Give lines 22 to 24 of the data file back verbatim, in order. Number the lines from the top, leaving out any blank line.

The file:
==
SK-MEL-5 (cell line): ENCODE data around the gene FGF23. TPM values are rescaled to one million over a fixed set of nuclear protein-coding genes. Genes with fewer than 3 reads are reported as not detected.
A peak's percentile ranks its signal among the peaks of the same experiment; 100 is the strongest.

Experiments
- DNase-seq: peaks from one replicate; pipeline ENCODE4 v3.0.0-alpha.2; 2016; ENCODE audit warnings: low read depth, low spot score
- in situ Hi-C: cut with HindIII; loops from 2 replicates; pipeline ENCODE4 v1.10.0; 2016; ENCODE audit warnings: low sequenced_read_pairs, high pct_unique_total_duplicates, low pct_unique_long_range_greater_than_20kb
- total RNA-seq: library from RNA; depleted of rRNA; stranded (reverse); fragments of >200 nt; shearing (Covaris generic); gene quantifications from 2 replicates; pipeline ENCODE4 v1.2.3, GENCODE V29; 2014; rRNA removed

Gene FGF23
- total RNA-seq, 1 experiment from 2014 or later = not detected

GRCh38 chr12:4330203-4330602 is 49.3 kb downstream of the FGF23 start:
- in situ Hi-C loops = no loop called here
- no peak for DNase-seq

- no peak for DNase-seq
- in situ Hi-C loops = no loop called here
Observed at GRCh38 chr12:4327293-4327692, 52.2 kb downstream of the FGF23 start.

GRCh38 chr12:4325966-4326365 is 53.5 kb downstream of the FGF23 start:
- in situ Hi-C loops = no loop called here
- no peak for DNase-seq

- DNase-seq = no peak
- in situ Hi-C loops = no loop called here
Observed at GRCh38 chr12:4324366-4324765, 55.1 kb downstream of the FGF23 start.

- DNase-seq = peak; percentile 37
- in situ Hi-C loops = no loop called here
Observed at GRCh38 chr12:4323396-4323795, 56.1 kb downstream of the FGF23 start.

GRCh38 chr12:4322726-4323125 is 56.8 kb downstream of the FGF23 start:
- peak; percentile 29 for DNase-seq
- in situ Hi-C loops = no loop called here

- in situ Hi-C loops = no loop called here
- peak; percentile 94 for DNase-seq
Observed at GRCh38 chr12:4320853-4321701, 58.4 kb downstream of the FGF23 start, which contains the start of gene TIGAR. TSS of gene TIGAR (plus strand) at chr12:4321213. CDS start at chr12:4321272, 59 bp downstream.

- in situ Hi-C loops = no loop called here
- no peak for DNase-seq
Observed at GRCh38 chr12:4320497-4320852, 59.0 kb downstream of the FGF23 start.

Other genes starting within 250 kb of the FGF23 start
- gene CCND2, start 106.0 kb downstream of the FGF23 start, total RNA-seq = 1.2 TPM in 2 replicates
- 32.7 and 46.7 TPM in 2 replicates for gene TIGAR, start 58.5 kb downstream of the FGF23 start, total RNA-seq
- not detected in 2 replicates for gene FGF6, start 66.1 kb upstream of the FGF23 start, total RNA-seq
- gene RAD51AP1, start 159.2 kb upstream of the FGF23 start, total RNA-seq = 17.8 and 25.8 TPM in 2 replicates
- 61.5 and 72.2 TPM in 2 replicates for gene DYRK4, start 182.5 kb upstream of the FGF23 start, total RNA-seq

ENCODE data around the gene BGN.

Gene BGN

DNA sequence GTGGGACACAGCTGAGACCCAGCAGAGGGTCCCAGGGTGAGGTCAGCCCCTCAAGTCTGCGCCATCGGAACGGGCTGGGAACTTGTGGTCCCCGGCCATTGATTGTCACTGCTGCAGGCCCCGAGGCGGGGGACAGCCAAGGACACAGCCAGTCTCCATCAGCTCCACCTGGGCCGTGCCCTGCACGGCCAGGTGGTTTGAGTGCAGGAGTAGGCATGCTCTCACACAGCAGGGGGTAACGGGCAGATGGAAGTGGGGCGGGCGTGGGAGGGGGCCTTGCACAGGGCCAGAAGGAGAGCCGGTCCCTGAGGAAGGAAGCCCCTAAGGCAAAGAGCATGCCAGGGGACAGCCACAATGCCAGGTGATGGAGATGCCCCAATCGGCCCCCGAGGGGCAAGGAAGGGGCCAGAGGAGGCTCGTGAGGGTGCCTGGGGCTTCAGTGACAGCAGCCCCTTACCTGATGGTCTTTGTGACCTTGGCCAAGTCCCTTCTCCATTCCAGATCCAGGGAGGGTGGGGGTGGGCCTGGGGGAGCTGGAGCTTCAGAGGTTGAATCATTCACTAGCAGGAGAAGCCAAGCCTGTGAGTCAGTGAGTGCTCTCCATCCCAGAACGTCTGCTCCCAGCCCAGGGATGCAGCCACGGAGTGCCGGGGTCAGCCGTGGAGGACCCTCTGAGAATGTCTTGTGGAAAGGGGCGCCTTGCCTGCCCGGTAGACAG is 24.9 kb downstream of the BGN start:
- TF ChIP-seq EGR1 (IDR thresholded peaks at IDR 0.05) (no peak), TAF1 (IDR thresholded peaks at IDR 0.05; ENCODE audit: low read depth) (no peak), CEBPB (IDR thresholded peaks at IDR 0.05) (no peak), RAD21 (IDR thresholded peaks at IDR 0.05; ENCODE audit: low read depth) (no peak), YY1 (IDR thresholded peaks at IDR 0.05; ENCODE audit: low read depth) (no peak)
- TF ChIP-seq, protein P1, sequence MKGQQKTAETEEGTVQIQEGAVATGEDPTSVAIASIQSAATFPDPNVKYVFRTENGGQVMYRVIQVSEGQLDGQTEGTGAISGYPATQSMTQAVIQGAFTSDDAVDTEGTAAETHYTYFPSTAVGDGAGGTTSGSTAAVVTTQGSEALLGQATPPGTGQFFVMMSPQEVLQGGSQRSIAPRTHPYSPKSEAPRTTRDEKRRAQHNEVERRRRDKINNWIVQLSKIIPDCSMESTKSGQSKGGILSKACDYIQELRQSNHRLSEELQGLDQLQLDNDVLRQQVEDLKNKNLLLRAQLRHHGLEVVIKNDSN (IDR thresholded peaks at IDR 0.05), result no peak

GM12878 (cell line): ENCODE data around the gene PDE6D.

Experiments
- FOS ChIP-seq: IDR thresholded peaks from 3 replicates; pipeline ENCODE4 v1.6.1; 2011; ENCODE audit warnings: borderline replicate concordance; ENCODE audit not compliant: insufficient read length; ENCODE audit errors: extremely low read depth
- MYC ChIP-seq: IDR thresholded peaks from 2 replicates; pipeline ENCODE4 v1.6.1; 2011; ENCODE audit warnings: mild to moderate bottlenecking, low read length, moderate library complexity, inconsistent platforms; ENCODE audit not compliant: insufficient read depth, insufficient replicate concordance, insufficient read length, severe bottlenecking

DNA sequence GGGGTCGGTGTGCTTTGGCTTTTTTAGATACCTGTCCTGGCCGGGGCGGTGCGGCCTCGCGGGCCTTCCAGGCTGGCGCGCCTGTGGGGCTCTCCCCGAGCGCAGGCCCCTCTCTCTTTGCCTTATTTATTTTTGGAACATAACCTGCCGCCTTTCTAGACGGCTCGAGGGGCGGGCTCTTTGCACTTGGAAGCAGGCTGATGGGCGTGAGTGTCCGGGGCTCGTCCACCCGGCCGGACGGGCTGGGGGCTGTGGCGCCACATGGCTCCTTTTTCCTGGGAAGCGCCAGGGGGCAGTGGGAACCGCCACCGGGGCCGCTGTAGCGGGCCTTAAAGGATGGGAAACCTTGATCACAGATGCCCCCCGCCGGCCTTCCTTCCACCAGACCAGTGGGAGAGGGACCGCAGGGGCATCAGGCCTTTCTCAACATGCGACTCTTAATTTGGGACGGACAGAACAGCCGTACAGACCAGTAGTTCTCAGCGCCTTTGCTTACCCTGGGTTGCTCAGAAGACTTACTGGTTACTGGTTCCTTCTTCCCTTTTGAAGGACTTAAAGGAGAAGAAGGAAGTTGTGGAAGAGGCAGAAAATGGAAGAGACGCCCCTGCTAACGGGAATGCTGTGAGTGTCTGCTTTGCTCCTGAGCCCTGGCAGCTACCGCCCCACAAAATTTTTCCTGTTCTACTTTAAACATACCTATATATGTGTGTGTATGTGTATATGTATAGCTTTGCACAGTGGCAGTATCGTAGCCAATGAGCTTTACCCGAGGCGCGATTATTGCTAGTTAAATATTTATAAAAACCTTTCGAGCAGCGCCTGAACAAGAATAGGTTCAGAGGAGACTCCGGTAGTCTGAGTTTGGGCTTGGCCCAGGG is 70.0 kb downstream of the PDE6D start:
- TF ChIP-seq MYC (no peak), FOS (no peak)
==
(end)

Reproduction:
- in situ Hi-C loops = no loop called here
Observed at GRCh38 chr12:4323396-4323795, 56.1 kb downstream of the FGF23 start.

GRCh38 chr12:4322726-4323125 is 56.8 kb downstream of the FGF23 start: